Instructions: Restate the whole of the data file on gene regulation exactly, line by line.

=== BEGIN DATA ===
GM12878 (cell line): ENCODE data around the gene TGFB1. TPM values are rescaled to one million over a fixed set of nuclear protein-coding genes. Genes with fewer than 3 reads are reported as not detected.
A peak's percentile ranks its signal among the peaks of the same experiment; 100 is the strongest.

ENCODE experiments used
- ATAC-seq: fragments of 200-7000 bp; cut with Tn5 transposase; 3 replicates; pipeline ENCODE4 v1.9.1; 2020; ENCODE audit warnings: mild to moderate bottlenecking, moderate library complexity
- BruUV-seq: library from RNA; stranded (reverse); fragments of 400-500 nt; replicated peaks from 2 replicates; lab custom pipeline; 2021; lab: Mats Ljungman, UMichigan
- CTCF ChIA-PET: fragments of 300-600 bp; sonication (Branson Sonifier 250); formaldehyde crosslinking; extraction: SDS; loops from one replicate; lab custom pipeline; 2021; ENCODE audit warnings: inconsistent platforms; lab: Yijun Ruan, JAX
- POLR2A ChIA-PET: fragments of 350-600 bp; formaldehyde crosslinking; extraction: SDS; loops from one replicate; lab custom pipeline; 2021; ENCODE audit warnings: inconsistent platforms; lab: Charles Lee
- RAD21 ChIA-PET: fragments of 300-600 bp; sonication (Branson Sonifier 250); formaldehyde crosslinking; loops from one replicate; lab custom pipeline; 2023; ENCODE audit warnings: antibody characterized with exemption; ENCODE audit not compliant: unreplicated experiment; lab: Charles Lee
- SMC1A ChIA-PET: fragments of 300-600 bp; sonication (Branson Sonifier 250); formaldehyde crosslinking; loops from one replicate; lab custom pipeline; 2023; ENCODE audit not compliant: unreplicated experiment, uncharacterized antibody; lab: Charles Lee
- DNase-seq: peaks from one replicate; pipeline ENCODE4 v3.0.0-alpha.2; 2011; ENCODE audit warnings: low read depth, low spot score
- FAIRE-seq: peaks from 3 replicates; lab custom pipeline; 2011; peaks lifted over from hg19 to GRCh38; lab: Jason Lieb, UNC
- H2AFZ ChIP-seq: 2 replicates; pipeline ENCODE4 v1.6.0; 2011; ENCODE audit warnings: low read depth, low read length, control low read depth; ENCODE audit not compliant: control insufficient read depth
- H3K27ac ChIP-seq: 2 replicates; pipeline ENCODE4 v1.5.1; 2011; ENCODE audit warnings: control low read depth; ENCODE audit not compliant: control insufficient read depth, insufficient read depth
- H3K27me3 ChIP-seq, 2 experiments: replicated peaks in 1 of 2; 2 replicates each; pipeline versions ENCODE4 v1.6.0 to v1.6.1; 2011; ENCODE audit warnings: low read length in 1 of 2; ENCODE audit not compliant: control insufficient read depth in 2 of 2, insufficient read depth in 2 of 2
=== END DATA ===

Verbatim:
GM12878 (cell line): ENCODE data around the gene TGFB1. TPM values are rescaled to one million over a fixed set of nuclear protein-coding genes. Genes with fewer than 3 reads are reported as not detected.
A peak's percentile ranks its signal among the peaks of the same experiment; 100 is the strongest.

ENCODE experiments used
- ATAC-seq: fragments of 200-7000 bp; cut with Tn5 transposase; 3 replicates; pipeline ENCODE4 v1.9.1; 2020; ENCODE audit warnings: mild to moderate bottlenecking, moderate library complexity
- BruUV-seq: library from RNA; stranded (reverse); fragments of 400-500 nt; replicated peaks from 2 replicates; lab custom pipeline; 2021; lab: Mats Ljungman, UMichigan
- CTCF ChIA-PET: fragments of 300-600 bp; sonication (Branson Sonifier 250); formaldehyde crosslinking; extraction: SDS; loops from one replicate; lab custom pipeline; 2021; ENCODE audit warnings: inconsistent platforms; lab: Yijun Ruan, JAX
- POLR2A ChIA-PET: fragments of 350-600 bp; formaldehyde crosslinking; extraction: SDS; loops from one replicate; lab custom pipeline; 2021; ENCODE audit warnings: inconsistent platforms; lab: Charles Lee
- RAD21 ChIA-PET: fragments of 300-600 bp; sonication (Branson Sonifier 250); formaldehyde crosslinking; loops from one replicate; lab custom pipeline; 2023; ENCODE audit warnings: antibody characterized with exemption; ENCODE audit not compliant: unreplicated experiment; lab: Charles Lee
- SMC1A ChIA-PET: fragments of 300-600 bp; sonication (Branson Sonifier 250); formaldehyde crosslinking; loops from one replicate; lab custom pipeline; 2023; ENCODE audit not compliant: unreplicated experiment, uncharacterized antibody; lab: Charles Lee
- DNase-seq: peaks from one replicate; pipeline ENCODE4 v3.0.0-alpha.2; 2011; ENCODE audit warnings: low read depth, low spot score
- FAIRE-seq: peaks from 3 replicates; lab custom pipeline; 2011; peaks lifted over from hg19 to GRCh38; lab: Jason Lieb, UNC
- H2AFZ ChIP-seq: 2 replicates; pipeline ENCODE4 v1.6.0; 2011; ENCODE audit warnings: low read depth, low read length, control low read depth; ENCODE audit not compliant: control insufficient read depth
- H3K27ac ChIP-seq: 2 replicates; pipeline ENCODE4 v1.5.1; 2011; ENCODE audit warnings: control low read depth; ENCODE audit not compliant: control insufficient read depth, insufficient read depth
- H3K27me3 ChIP-seq, 2 experiments: replicated peaks in 1 of 2; 2 replicates each; pipeline versions ENCODE4 v1.6.0 to v1.6.1; 2011; ENCODE audit warnings: low read length in 1 of 2; ENCODE audit not compliant: control insufficient read depth in 2 of 2, insufficient read depth in 2 of 2